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Bull World Health Organ. 1996; 74(3): 269–274.
PMCID: PMC2486926

Evaluation of immunization coverage by lot quality assurance sampling compared with 30-cluster sampling in a primary health centre in India.


The immunization coverage of infants, children and women residing in a primary health centre (PHC) area in Rajasthan was evaluated both by lot quality assurance sampling (LQAS) and by the 30-cluster sampling method recommended by WHO's Expanded Programme on Immunization (EPI). The LQAS survey was used to classify 27 mutually exclusive subunits of the population, defined as residents in health subcentre areas, on the basis of acceptable or unacceptable levels of immunization coverage among infants and their mothers. The LQAS results from the 27 subcentres were also combined to obtain an overall estimate of coverage for the entire population of the primary health centre, and these results were compared with the EPI cluster survey results. The LQAS survey did not identify any subcentre with a level of immunization among infants high enough to be classified as acceptable; only three subcentres were classified as having acceptable levels of tetanus toxoid (TT) coverage among women. The estimated overall coverage in the PHC population from the combined LQAS results showed that a quarter of the infants were immunized appropriately for their ages and that 46% of their mothers had been adequately immunized with TT. Although the age groups and the periods of time during which the children were immunized differed for the LQAS and EPI survey populations, the characteristics of the mothers were largely similar. About 57% (95% CI, 46-67) of them were found to be fully immunized with TT by 30-cluster sampling, compared with 46% (95% CI, 41-51) by stratified random sampling. The difference was not statistically significant. The field work to collect LQAS data took about three times longer, and cost 60% more than the EPI survey. The apparently homogeneous and low level of immunization coverage in the 27 subcentres makes this an impractical situation in which to apply LQAS, and the results obtained were therefore not particularly useful. However, if LQAS had been applied by local staff in an area with overall high coverage and population subunits with heterogeneous coverage, the method would have been less costly and should have produced useful results.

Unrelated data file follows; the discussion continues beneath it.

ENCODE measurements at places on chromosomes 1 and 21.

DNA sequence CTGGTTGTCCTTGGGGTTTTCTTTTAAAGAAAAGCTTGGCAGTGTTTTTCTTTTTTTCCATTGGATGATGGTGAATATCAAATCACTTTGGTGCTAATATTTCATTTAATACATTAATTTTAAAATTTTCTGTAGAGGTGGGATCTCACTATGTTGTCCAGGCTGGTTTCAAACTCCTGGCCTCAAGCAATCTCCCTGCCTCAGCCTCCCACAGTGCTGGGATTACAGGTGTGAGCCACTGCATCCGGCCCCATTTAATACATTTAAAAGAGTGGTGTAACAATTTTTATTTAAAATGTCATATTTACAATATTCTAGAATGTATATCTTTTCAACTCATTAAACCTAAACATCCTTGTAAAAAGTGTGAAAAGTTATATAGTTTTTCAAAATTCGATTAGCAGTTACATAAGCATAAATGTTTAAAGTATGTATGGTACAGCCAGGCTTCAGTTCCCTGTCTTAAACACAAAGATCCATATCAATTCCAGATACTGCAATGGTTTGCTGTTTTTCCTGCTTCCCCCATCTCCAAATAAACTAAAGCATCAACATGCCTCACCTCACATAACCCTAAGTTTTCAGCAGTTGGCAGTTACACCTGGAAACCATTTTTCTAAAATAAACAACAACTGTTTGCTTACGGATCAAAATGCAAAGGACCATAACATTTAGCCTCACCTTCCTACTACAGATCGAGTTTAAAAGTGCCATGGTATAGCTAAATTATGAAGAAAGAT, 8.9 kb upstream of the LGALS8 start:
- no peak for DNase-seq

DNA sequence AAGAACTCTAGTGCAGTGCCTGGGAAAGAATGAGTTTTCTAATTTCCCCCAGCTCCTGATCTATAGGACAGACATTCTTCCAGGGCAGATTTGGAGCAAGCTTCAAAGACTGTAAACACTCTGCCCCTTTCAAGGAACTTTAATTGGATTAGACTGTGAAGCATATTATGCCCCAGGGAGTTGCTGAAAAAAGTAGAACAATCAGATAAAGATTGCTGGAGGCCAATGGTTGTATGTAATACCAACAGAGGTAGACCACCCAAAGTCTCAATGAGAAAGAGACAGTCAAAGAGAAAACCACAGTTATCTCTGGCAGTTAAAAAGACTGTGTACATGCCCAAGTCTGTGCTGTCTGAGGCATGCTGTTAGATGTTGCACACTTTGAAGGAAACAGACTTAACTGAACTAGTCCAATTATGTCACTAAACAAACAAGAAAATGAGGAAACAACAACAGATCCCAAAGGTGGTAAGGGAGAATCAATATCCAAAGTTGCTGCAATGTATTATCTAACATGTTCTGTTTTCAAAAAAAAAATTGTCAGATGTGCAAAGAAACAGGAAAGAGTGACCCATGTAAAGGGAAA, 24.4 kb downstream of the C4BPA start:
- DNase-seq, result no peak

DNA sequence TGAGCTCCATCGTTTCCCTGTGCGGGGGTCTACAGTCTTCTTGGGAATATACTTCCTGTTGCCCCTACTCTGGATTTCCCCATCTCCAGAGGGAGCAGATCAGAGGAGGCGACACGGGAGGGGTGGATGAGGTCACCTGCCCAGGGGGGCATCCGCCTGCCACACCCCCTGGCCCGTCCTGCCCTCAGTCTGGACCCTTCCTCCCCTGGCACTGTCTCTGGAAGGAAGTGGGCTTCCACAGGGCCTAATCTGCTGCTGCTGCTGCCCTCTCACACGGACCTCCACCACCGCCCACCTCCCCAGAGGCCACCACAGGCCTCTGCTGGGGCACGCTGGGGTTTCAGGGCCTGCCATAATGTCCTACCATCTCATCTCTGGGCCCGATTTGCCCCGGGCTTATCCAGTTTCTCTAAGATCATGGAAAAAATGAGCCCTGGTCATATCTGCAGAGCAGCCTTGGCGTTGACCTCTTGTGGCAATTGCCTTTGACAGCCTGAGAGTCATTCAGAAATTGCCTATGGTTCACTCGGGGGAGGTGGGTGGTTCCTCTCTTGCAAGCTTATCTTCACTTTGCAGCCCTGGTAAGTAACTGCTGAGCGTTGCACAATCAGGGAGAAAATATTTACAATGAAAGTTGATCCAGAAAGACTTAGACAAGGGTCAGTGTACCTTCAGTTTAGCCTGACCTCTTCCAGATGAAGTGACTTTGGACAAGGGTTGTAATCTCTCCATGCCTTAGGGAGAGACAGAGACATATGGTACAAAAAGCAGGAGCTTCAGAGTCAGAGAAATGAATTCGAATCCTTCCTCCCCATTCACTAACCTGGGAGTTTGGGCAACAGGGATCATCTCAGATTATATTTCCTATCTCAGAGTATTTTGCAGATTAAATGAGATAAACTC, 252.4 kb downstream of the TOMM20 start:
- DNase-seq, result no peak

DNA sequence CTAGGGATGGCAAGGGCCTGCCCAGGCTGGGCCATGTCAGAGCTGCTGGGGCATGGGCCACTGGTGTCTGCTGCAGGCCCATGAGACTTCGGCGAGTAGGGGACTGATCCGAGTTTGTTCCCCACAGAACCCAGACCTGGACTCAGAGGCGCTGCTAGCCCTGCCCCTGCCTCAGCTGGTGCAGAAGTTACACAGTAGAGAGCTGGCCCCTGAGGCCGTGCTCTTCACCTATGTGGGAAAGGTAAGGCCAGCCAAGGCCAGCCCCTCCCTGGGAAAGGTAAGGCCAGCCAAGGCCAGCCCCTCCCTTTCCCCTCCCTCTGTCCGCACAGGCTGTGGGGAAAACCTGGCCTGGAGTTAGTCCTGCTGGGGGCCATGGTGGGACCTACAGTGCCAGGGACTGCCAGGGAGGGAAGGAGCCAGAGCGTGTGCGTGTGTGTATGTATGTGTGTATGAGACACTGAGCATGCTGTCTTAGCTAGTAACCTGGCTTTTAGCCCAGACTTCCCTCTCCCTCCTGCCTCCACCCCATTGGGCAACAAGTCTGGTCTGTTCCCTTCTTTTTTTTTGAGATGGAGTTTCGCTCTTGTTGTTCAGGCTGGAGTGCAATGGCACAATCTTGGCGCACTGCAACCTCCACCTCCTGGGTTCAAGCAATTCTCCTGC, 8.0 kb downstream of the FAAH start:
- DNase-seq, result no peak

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Selected References

These references are in PubMed. This may not be the complete list of references from this article.
  • Henderson RH, Sundaresan T. Cluster sampling to assess immunization coverage: a review of experience with a simplified sampling method. Bull World Health Organ. 1982;60(2):253–260. [PMC free article] [PubMed]
  • Lemeshow S, Robinson D. Surveys to measure programme coverage and impact: a review of the methodology used by the expanded programme on immunization. World Health Stat Q. 1985;38(1):65–75. [PubMed]
  • Singh J, Sharma RS, Goel RK, Verghese T. Concurrent evaluation of immunization programme by Lot Quality Assurance Sampling. J Trop Pediatr. 1995 Aug;41(4):215–220. [PubMed]
  • Lanata CF, Stroh G, Jr, Black RE. Lot quality assurance sampling in health monitoring. Lancet. 1988 Jan 16;1(8577):122–123. [PubMed]

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